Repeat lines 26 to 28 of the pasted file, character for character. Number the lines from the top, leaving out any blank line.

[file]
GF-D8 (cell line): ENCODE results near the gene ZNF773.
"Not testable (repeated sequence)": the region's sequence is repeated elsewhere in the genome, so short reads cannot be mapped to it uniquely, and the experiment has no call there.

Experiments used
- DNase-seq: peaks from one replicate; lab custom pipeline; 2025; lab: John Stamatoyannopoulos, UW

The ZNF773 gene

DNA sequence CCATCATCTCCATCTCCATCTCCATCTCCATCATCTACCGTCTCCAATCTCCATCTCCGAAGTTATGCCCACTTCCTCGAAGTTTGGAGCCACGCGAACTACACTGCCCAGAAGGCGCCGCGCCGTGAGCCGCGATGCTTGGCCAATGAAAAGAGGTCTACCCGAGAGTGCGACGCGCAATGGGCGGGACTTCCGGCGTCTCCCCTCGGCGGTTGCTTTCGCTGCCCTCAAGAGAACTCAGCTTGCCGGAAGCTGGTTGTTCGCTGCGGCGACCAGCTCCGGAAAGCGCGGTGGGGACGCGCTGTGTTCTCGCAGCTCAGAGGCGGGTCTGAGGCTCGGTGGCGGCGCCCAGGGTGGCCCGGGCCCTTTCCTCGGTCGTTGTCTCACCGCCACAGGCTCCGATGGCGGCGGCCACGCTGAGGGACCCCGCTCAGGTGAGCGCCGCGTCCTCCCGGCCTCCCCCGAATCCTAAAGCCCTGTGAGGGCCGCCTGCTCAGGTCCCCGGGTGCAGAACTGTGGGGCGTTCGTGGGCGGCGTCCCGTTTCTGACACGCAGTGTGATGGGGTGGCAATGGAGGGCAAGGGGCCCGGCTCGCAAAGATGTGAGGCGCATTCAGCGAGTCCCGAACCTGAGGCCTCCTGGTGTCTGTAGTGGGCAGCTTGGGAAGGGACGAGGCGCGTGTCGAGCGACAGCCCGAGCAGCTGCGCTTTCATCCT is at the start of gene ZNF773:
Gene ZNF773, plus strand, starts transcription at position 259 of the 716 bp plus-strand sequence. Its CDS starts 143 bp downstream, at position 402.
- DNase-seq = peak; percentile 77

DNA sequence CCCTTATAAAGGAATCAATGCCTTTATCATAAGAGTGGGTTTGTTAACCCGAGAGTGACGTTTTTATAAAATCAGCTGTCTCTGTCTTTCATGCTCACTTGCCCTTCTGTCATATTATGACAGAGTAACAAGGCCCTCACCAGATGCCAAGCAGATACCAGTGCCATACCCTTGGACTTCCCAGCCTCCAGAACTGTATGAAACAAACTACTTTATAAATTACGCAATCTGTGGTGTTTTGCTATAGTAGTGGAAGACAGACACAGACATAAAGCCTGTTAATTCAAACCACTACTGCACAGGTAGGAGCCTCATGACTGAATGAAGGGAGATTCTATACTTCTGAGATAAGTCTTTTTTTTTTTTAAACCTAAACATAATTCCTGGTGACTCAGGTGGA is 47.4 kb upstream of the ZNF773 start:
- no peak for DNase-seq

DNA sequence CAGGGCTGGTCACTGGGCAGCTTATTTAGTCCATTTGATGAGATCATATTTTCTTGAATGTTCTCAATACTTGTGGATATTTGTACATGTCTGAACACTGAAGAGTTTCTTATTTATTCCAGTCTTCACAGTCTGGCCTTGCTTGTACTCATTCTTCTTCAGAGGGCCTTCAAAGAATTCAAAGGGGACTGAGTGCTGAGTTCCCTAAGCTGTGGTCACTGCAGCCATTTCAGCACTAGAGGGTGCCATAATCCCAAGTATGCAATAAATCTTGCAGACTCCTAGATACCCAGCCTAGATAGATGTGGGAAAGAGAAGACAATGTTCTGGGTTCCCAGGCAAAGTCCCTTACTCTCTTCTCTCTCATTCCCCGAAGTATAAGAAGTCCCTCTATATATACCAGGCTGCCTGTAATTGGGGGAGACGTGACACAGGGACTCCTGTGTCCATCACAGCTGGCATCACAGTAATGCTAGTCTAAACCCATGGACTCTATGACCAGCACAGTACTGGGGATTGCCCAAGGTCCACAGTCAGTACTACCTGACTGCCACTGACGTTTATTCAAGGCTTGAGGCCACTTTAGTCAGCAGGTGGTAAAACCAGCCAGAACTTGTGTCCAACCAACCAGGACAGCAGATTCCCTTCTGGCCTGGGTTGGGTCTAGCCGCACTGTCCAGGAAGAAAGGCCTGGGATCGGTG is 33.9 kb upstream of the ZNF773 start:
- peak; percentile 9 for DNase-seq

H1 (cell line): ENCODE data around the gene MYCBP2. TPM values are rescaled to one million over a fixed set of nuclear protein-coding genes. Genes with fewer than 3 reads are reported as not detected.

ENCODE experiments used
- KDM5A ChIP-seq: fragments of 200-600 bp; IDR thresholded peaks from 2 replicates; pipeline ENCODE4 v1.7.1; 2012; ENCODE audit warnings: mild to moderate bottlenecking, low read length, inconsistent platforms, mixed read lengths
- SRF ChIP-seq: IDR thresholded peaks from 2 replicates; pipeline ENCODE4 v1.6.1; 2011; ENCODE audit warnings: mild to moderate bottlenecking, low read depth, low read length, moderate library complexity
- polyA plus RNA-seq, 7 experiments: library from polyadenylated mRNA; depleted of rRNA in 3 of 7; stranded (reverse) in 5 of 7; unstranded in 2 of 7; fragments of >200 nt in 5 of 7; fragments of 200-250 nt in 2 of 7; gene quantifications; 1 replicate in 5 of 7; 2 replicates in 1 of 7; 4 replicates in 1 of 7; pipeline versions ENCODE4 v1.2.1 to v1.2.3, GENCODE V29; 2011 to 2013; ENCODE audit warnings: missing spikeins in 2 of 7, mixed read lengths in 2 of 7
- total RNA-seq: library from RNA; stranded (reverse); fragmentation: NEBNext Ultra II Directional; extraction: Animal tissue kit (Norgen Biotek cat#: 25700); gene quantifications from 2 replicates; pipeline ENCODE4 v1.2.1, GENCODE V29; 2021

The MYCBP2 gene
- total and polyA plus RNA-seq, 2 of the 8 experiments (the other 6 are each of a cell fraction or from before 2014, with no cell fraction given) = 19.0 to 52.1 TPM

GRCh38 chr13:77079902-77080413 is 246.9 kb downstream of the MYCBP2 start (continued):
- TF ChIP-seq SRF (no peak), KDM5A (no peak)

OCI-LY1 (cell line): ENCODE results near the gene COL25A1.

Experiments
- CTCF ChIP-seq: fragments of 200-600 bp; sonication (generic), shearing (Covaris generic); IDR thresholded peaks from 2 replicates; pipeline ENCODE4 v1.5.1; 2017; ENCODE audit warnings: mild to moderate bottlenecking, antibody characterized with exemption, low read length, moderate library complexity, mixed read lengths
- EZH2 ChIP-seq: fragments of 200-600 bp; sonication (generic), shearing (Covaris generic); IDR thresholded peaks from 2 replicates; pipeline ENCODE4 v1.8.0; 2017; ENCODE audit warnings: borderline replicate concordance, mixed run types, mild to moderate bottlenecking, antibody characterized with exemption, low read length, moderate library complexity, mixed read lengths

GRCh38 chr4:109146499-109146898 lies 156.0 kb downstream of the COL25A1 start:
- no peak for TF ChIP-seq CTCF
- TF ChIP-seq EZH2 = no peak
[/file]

- EZH2 ChIP-seq: fragments of 200-600 bp; sonication (generic), shearing (Covaris generic); IDR thresholded peaks from 2 replicates; pipeline ENCODE4 v1.8.0; 2017; ENCODE audit warnings: borderline replicate concordance, mixed run types, mild to moderate bottlenecking, antibody characterized with exemption, low read length, moderate library complexity, mixed read lengths

GRCh38 chr4:109146499-109146898 lies 156.0 kb downstream of the COL25A1 start:
- no peak for TF ChIP-seq CTCF